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Pope Francis: Mass and Angelus on Sts Peter and Paul



(Vatican Radio) Pope Francis marked the Solemnity of Saints Peter and Paul with Mass in St Peter’s Basilica, during which he imposed the pallium on thirty-four of the metropolitan archbishops installed over the past year. The pallium is the white, shawl-like woolen liturgical vestment worn over the shoulders of a metropolitan archbishop, which is the peculiar sign of a metropolitan’s office: it specifically symbolizes authority and union with the Holy See. Each year on the feast, the Metropolitan archbishops installed during the course of the preceding year travel to Rome to receive the vestment. The solemnity is also one of the two days in the liturgical year in which the ancient bronze statue of St Peter in the basilica is symbolically vested in an ornate red silk cope and crowned with the triple tiara. Listen to our report: RealAudioMP3

After processing into the basilica with the thirty-four new metropolitans and hearing the readings, Pope Francis delivered a homily in which he focused on the mystery of the Petrine ministry as one particularly ordered to confirming all Christians everywhere in faith, love and unity. “Faith in Christ,” said Pope Francis, “is the light of our life as Christians.“ Addressing himself to the new metropolitans, the Pope said, “To confess the Lord by letting oneself be taught by God; to be consumed by love for Christ and his Gospel; to be servants of unity. These, dear brother bishops, are the tasks which the holy apostles Peter and Paul entrust to each of us, so that they can be lived by every Christian.”

This was a theme to which the Holy Father returned after Mass, in remarks to the faithful gathered in St Peter's square for the Angelus prayer. “What a joy it is to believe in a God who is all Love, all Grace,” he said. Also at the Angelus, Pope Francis also greeted the delegation from the Ecumenical Patriarchate of Constantinople, led by Metropolitan Ioannis Zizoulas. “Let us not forget that Peter had a brother, Andrew,” said Pope Francis, “who met Jesus first, spoke of Him to Peter and took Peter to meet [the Lord].”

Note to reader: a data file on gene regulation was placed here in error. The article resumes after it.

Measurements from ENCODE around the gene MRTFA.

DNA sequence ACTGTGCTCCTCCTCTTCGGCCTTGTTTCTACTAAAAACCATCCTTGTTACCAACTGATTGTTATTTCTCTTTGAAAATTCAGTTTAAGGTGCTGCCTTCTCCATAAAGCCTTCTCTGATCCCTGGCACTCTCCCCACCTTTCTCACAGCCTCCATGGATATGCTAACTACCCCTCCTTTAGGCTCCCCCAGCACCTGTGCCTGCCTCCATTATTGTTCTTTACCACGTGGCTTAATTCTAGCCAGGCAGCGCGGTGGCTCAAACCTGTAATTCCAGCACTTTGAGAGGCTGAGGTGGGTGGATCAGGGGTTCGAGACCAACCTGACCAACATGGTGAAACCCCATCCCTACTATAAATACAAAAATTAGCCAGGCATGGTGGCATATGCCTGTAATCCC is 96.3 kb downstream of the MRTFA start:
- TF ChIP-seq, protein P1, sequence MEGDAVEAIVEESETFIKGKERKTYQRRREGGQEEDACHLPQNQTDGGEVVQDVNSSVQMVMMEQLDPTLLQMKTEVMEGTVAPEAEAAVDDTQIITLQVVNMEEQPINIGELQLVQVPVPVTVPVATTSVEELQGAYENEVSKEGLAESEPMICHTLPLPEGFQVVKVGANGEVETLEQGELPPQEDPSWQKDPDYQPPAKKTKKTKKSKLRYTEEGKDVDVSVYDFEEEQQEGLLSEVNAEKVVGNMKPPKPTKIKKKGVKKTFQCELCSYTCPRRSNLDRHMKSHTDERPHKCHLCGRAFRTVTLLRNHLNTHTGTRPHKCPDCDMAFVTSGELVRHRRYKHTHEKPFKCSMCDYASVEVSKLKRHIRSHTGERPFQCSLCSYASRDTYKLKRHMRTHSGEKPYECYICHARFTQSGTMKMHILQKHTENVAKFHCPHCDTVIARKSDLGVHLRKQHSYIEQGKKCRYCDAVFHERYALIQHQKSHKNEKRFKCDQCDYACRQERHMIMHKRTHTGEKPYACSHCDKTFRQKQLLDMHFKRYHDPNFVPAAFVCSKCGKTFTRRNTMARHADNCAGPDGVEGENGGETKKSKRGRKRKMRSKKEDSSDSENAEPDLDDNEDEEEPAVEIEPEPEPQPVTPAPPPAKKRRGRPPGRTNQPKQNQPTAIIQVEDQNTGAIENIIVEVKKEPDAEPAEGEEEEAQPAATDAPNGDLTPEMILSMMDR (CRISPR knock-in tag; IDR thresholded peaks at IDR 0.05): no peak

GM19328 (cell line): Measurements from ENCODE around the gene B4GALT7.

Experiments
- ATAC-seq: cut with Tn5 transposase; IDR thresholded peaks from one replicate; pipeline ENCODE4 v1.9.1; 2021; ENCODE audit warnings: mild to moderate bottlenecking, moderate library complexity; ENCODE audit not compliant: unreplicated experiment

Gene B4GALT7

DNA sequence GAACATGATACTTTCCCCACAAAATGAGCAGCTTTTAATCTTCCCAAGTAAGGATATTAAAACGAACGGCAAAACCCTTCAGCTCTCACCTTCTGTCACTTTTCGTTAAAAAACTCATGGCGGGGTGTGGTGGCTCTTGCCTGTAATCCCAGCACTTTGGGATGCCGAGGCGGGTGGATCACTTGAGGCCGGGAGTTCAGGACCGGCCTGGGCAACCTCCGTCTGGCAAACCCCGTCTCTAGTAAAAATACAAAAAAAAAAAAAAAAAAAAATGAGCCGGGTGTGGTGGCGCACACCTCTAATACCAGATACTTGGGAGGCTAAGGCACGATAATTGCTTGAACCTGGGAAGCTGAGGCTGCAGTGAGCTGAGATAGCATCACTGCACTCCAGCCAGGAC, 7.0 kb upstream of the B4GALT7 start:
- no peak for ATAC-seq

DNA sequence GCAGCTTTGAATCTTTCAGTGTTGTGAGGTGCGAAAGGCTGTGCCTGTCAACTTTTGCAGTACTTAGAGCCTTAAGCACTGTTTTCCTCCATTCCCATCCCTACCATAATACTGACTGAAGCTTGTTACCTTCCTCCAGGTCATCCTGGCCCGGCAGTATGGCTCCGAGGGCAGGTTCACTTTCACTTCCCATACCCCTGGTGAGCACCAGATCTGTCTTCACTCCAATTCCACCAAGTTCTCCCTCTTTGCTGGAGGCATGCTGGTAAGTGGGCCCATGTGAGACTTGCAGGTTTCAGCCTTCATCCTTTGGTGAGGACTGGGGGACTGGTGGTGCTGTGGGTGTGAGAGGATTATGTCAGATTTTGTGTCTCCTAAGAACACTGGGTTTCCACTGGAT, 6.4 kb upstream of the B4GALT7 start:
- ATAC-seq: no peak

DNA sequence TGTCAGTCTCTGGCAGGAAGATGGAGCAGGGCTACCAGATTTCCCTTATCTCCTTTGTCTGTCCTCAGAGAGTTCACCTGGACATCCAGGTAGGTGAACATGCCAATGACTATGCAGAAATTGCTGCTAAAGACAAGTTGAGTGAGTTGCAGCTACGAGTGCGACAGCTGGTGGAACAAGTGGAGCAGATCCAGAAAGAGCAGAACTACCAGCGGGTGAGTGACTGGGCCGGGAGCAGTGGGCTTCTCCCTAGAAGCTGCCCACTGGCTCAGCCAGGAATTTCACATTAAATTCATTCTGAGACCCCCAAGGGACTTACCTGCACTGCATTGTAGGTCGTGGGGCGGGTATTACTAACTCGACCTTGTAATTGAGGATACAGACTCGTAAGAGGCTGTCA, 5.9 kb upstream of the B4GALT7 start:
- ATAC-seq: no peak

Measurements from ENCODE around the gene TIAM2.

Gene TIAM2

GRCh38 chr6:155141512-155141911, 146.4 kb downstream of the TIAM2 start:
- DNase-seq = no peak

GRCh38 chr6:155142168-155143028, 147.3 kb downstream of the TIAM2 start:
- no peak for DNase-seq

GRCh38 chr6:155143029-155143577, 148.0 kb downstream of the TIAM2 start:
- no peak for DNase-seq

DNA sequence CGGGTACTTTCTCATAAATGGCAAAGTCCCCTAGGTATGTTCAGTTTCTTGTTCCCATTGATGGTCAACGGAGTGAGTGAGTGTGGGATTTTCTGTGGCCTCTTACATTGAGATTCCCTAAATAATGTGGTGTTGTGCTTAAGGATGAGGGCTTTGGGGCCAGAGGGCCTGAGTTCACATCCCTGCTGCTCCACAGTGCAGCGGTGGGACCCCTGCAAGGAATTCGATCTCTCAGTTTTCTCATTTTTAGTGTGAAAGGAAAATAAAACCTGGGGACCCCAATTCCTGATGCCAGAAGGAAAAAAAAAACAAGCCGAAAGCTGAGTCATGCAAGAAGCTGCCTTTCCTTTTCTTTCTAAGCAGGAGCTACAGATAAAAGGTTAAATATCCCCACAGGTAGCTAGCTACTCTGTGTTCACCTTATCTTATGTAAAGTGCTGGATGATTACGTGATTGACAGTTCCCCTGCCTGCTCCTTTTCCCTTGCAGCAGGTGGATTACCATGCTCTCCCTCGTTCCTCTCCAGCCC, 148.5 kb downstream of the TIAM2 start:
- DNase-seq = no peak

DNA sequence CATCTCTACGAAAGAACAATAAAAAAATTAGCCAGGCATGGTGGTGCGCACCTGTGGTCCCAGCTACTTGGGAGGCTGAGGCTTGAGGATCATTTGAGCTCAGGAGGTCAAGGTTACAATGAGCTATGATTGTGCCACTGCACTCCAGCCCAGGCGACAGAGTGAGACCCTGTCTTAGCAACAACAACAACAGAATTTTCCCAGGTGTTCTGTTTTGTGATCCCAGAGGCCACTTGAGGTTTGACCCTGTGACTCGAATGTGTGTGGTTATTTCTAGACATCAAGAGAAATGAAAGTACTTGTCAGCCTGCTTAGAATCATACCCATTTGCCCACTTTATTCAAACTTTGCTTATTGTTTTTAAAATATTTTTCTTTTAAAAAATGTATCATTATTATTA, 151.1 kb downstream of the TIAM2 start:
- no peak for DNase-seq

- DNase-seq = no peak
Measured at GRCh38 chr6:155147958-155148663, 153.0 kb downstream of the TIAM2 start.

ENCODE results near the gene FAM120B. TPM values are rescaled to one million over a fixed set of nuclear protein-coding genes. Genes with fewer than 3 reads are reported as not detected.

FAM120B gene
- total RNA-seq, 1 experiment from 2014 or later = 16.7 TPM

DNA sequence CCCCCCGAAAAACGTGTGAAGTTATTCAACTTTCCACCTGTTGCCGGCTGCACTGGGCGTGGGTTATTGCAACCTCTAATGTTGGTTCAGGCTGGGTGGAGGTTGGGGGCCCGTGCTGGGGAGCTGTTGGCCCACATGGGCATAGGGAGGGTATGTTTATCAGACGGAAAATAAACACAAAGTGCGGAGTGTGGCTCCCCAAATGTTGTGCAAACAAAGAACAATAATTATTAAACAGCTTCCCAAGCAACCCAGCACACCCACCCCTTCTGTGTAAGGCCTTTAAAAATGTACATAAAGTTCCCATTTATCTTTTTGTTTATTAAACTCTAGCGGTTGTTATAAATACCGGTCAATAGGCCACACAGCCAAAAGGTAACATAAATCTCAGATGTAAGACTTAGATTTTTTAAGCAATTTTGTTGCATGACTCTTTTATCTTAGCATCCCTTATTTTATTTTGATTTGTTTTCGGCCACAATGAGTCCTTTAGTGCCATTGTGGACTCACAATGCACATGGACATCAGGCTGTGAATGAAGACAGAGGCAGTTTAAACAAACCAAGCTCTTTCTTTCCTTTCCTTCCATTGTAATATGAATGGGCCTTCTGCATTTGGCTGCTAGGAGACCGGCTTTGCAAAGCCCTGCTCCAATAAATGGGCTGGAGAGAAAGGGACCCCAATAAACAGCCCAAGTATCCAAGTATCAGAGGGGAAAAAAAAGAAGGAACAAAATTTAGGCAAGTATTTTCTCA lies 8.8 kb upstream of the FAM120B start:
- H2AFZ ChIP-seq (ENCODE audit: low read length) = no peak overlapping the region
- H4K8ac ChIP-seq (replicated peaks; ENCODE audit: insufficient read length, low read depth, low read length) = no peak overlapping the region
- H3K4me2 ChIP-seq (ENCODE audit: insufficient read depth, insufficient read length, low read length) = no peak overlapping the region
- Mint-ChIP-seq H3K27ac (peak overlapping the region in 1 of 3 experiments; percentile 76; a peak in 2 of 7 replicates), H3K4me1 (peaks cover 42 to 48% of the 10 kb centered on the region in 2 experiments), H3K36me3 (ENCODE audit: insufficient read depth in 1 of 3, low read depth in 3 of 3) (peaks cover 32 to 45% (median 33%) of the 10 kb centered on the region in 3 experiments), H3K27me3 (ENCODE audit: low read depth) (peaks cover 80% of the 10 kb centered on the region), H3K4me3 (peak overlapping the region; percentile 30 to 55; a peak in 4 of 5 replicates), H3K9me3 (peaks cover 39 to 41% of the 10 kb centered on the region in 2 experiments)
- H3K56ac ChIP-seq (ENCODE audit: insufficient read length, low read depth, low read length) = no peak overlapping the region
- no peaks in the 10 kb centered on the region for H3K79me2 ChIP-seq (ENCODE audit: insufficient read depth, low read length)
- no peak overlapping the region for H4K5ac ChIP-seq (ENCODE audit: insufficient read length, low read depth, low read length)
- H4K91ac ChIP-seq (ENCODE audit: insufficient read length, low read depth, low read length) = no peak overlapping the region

Then Pope Francis asked all the gathered faithful to join him in praying a Hail Mary for Patriarch Bartholomew.

In conclusion, the Holy Father greeted all the pilgrim faithful who, from every part of the world, were come to celebrate the feast in Rome.


Below, please find a list of the thirty-four metropolitans to receive the pallium:

    Patriarch Manuel Jose Macario do Nascimento Clemente of Lisbon, Portugal;
    Archbishop Dieudonne Nzapalainga of Bangui, Central African Republic;
    Archbishop Carlo Roberto Maria Redaelli of Gorizia, Italy;
    Archbishop Claudio Dalla Zuanna of Beira, Mozambique;
    Archbishop Prakash Mallavarapu of Visakhapatnam, India;
    Archbishop Antonio Carlos Altieri of Passo Fundo, Rio Grande do Sul, Brazil;
    Archbishop Marek Jedraszewski of Lodz, Poland;
    Archbishop Philip Tartaglia of Glasgow, Scotland;
    Archbishop Salvatore Joseph Cordileone of San Francisco, California;
    Archbishop Rolando Joven Tria Tirona of Caceres, Philippines;
    Archbishop Rogelio Cabrera Lopez of Monterrey, Mexico;
    Archbishop Joseph William Tobin of Indianapolis, Indiana;